Dover council awards demolition contract


DOVER — City council on Monday unanimously approved a contract bid of $46,400 by Dependable Construction of Delaware to demolish several properties on South New Street.

The properties were previously owned by the House of Pride, a nonprofit organization that provides drug and alcohol addiction counseling and transitional housing for troubled men.

Last year House of Pride signed a contract for the transfer of four properties from the nonprofit to the city.

Ann Marie Townshend, the city’s director of planning and community development, said asbestos abatement will begin this week and then the demolition will follow.

”Our immediate plan is to maintain and manage the properties to keep them free of nuisance activities,” she said.

The properties are located at 105, 106, 110 and 115 South New Street in Dover. Two of the parcels have structures on them (105 and 115) and the other two are vacant lots.

The Downtown Dover Partnership purchased 111 South New Street, which is situated between the two properties purchased by the City of Dover.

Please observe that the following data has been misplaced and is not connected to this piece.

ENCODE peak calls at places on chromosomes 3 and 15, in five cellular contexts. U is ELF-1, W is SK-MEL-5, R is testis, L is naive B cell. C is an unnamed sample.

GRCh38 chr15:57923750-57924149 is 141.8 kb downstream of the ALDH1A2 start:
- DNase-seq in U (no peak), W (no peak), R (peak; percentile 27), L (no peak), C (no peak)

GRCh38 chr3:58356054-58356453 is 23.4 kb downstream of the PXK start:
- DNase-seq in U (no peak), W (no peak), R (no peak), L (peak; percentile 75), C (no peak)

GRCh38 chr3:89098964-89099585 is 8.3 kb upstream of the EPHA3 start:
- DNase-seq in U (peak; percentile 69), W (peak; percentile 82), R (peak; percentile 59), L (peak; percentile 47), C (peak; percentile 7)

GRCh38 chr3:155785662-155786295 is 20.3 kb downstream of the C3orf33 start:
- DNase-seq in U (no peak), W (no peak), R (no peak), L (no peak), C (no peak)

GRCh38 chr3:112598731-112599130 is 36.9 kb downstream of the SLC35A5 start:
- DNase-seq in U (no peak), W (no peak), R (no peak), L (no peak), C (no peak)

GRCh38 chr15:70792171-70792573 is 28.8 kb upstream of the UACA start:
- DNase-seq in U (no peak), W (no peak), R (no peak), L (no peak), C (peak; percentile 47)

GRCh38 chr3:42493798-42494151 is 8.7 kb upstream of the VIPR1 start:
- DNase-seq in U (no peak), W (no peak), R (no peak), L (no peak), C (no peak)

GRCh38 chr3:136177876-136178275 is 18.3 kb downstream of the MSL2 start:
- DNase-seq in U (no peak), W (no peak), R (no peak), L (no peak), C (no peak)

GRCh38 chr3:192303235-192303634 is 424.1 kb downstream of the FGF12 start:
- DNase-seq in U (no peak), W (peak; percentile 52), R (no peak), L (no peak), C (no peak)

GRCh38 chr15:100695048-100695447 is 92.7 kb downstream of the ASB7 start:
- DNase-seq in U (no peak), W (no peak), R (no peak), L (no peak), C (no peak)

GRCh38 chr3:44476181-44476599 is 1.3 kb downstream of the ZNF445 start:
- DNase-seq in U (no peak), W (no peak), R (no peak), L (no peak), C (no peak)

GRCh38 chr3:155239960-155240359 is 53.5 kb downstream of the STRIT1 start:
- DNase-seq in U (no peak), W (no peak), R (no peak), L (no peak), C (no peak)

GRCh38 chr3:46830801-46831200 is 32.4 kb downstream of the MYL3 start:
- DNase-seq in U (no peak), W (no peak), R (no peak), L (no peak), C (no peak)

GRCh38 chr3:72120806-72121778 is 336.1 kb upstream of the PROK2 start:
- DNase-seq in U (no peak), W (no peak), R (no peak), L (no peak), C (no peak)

Altogether, $32,200 will be paid by the City of Dover and $14,200 of it will be paid by the DDP.

“This does not include the asbestos abatement and oversight costs, which are approximately $20,000 over this amount,” Ms. Townshend said.

“The demolition costs for 111 S. New Street will be paid by the Downtown Dover Partnership. The demolition costs for 105 and 115 S. New Street will be paid by the City of Dover.”

The properties have been the location of various nuisance activities and have drawn a disproportionate amount of police responses.

The two houses, one that serves as the main office for House of Pride at 105 S. New St., and the other an apartment building with four units at 115 S. New St., have an assessed value of about $237,000.

Marion Lott, executive director of House of Pride in an interview from last year, said the deal to transfer some properties to the city of Dover will put the organization on a more solid financial footing.

Ms. Townshend said the purchase and demolition of these structures is part of a long-term strategy to improve the area.

These properties have been frequent hot spots of nuisance behaviors and have drawn a lot of complaints,” Ms. Townshend said.

“The City will work with the Downtown Dover Partnership and other community partners to ensure that the long-term redevelopment of these properties is consistent with the Restoring Central Dover Plan.”

The Restoring Central Dover Initiative is led by NCALL with a steering committee made up of stakeholders throughout the community.

The plan represents the community’s vision for vitality in the downtown area, which includes economic development, increasing homeownership, and keeping neighborhoods safe.

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